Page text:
Canister Purge Control Valve
  1. Using a small length of vacuum hose connected to the tank tube, blow into the canister. Air should escape the air tube at the bottom of the canister.
  2.  


CAUTION
The fuel vapor in the canister may be harmful. Care should be taken not to inhale the vapor.

  1. Using a small length of vacuum hose connected to the purge tube, blow into the canister. No air should pass through the valve.
  2.  
  3. Apply 20 in. Hg of vacuum to the vacuum signal line tube of the valve, while blowing air into purge tube. Air should come out of the throttle body (TB) tube.
  4.  
  5. If the valve fails to function as specified, replace the canister.
  6.  

Switch Vent Solenoid Valve
  1. Disconnect the canister hose from the carburetor bowl nozzle of the canister, and connect a new hose to the pipe connecting with the solenoid.
  2.  
  3. Blow air into the new hose with the ignition switch in the OFF and ON positions. Air should not pass through the solenoid valve.
  4.  


CAUTION
The fuel vapor in the canister and float chamber may be harmful. Care should be taken not to inhale the vapor.

  1. Start the engine and run at idle speed. Check the solenoid valve as before. Air should not pass through the solenoid.
  2.  
  3. If the valve fails to function as specified, replace the canister.
  4.  

Bi-Metal Vacuum Switching Valve
  1. Remove the vacuum hoses from the VSV.
  2.  
  3. Connect a length of hose to the valve with the engine cold.
  4.  
  5. Blow into the valve, air should not pass through the valve.
  6.  
  7. Start the engine and allow to reach 140°F (60°C).
  8.  
  9. Blow air into the valve, air should pass through the valve.
  10.  
  11. If the valve fails to function as specified, replace it.
  12.  

2-Way Check Valve
  1. Remove the valve and blow hard into the BLACK side of the valve. Air should pass through the valve.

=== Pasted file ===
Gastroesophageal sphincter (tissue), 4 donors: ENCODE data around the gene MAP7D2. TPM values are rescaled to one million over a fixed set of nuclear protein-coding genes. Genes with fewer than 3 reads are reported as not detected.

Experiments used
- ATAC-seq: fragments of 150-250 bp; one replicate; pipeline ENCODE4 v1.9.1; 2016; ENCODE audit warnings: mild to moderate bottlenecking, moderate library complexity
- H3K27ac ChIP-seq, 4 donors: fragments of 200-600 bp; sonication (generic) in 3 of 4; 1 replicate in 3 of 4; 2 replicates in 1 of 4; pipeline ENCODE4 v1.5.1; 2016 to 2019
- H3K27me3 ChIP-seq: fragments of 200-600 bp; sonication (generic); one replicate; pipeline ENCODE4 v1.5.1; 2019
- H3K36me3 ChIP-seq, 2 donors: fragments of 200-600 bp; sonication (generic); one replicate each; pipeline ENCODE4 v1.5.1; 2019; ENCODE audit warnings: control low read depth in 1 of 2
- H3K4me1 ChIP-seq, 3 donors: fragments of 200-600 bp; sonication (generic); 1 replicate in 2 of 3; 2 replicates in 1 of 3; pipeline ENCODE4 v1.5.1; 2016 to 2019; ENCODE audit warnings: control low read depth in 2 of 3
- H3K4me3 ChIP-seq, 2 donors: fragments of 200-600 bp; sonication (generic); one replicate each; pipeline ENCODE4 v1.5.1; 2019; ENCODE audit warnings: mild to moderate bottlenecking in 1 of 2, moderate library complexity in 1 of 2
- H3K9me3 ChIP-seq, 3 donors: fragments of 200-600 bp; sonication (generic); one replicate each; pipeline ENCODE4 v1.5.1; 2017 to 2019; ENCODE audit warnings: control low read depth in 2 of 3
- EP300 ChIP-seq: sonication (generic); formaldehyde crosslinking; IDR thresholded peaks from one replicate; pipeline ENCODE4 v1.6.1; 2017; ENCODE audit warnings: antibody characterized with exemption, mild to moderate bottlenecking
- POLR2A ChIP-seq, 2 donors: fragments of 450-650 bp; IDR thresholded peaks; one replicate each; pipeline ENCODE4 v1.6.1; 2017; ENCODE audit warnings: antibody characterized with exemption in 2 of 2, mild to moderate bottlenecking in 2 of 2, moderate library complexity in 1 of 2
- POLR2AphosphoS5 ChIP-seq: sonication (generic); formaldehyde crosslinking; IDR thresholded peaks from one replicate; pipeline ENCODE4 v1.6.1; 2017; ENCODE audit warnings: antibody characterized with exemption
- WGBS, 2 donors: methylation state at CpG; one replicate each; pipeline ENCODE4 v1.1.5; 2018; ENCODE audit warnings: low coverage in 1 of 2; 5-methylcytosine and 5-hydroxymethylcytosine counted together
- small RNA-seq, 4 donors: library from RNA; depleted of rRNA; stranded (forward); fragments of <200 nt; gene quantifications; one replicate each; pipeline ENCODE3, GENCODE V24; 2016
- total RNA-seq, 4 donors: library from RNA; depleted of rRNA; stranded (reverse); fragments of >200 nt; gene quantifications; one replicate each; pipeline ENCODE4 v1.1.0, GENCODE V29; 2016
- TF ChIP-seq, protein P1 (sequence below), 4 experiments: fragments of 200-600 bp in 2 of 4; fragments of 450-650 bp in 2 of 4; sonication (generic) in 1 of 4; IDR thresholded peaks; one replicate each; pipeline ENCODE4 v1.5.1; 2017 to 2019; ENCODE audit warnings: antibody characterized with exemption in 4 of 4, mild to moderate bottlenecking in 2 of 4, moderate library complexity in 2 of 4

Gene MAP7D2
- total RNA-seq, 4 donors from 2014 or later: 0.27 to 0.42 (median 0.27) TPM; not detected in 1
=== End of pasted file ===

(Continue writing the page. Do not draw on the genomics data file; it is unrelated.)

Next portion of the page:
2.  
  3. Blow lightly into the ORANGE side of the valve, air should pass through the valve.
  4.  
  5. If the valve fails to function as specified, replace it.
  6.  

REMOVAL & INSTALLATION



Charcoal Canister
  1. Label and disconnect all vacuum lines from the canister.
  2.  
  3. As required, disconnect the electrical connector from the canister.
  4.  
  5. Loosen the canister mounting bracket and remove the canister.
  6.  
  7. Inspect and replace vacuum lines as necessary.
  8.  
  9. Installation is the reverse of removal.
  10.  

Bi-Metal Vacuum Switching Valve
  1. Label and disconnect all vacuum lines from the valve.
  2.  
  3. Remove the valve attaching screw, as required.
  4.  
  5. Remove the valve.
  6.  
  7. Inspect and replace vacuum lines as necessary.
  8.  
  9. Installation is the reverse of removal.
  10.  

2-Way Check Valve

The valve may be located either in the engine compartment or near the fuel tank at the rear of the vehicle.

  1. Raise and support the vehicle safely, as required.
  2.  
  3. Locate the check valve.
  4.  

The valve must be replaced in the same position. Take note which way the valve is removed.

  1. Label and disconnect the hoses from the valve.
  2.  
  3. Remove the valve.
  4.  
  5. Installation is the reverse of removal.
  6.  

 
label.common.footer.alt.autozoneLogo